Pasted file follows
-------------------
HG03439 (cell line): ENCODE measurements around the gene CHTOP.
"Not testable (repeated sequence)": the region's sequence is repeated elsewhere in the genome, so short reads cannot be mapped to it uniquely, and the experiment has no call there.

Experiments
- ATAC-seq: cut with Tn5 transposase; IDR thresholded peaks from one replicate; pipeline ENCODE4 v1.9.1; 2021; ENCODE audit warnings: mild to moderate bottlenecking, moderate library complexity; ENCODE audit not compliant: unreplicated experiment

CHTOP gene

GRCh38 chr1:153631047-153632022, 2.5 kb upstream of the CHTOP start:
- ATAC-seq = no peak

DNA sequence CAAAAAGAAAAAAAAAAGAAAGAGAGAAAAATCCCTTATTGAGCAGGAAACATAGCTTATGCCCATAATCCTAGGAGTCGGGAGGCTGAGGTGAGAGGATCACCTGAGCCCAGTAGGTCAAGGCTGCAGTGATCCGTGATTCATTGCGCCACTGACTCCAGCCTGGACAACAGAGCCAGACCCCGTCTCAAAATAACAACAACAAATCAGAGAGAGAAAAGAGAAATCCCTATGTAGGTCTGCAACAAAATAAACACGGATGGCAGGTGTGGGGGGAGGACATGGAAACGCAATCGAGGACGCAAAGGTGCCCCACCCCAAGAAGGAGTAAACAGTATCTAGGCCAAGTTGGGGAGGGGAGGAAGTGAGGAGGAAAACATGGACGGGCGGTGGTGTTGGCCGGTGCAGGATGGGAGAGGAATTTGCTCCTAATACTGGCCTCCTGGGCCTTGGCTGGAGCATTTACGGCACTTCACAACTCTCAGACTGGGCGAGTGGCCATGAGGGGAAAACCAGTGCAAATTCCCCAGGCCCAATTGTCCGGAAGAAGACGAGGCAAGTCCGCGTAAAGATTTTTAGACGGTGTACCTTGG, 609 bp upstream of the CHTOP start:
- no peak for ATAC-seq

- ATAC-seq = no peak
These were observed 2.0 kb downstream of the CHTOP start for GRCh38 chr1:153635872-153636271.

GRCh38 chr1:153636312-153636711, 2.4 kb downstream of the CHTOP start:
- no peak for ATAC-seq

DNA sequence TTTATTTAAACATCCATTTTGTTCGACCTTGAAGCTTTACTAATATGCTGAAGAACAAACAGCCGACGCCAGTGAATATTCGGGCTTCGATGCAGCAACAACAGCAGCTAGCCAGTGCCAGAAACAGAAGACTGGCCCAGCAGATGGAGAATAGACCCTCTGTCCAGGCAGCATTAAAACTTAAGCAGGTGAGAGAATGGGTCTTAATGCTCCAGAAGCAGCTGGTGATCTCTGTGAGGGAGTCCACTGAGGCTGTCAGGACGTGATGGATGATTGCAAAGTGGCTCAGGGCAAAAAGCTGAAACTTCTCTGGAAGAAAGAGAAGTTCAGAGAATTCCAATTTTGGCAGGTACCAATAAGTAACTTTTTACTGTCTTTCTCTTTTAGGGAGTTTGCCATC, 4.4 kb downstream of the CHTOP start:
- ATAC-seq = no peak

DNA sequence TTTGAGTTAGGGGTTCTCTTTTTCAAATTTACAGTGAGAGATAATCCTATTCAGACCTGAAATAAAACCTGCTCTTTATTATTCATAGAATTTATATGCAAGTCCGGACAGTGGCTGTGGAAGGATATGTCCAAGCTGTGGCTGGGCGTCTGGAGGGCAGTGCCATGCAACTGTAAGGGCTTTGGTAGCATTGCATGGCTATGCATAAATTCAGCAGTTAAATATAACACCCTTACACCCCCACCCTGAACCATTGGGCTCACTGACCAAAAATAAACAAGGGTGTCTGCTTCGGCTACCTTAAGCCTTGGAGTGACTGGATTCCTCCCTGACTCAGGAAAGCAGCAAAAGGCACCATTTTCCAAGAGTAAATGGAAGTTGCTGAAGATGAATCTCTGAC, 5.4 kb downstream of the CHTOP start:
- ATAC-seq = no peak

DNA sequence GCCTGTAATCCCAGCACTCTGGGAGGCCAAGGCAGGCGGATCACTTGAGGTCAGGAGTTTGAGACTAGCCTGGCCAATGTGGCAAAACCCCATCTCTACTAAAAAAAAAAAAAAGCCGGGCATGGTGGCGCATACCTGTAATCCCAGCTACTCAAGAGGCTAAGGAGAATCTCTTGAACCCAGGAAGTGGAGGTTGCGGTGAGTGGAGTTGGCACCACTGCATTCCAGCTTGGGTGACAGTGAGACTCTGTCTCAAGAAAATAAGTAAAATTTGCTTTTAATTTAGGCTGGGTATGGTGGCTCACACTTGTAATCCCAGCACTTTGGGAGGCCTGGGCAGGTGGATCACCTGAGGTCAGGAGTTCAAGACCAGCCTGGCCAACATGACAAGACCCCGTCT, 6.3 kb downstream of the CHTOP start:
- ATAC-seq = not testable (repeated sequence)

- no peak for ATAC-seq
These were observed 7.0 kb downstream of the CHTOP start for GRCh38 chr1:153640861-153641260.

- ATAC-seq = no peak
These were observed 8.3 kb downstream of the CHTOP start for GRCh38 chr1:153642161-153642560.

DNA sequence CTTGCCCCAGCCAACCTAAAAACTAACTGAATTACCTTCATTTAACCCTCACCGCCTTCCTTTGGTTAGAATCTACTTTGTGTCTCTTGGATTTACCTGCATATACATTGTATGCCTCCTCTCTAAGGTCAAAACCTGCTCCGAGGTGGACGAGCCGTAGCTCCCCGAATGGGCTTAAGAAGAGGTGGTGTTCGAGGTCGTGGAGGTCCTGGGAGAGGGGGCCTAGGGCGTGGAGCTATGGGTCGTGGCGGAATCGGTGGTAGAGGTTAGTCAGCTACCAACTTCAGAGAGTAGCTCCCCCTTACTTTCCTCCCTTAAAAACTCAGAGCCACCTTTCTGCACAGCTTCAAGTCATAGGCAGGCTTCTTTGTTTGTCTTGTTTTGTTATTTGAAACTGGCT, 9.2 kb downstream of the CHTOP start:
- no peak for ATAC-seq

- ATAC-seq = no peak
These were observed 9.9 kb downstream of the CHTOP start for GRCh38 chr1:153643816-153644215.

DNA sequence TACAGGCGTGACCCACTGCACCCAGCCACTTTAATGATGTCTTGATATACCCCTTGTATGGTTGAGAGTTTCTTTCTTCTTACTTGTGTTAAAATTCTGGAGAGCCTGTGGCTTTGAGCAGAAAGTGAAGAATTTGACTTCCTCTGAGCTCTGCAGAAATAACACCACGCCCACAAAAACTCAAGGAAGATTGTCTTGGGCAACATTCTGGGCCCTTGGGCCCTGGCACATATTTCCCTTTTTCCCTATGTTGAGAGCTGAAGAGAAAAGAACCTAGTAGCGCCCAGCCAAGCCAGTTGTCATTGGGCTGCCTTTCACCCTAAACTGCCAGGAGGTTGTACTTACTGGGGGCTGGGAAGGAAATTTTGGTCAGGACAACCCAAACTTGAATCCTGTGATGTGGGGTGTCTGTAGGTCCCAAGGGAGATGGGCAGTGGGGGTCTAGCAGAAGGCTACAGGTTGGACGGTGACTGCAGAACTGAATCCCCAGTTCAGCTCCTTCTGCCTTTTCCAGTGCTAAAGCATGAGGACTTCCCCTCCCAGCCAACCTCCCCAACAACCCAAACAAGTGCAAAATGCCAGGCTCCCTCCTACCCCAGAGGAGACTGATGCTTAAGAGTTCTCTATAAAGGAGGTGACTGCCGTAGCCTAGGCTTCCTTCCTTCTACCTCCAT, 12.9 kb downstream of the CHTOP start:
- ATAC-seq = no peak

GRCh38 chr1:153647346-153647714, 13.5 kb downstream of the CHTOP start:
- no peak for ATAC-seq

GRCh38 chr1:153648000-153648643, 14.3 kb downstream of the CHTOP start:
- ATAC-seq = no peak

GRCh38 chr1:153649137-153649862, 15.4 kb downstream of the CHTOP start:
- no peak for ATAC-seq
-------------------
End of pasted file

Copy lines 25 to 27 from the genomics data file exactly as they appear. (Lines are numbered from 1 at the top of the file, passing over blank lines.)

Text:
- no peak for ATAC-seq

- ATAC-seq = no peak
These were observed 9.9 kb downstream of the CHTOP start for GRCh38 chr1:153643816-153644215.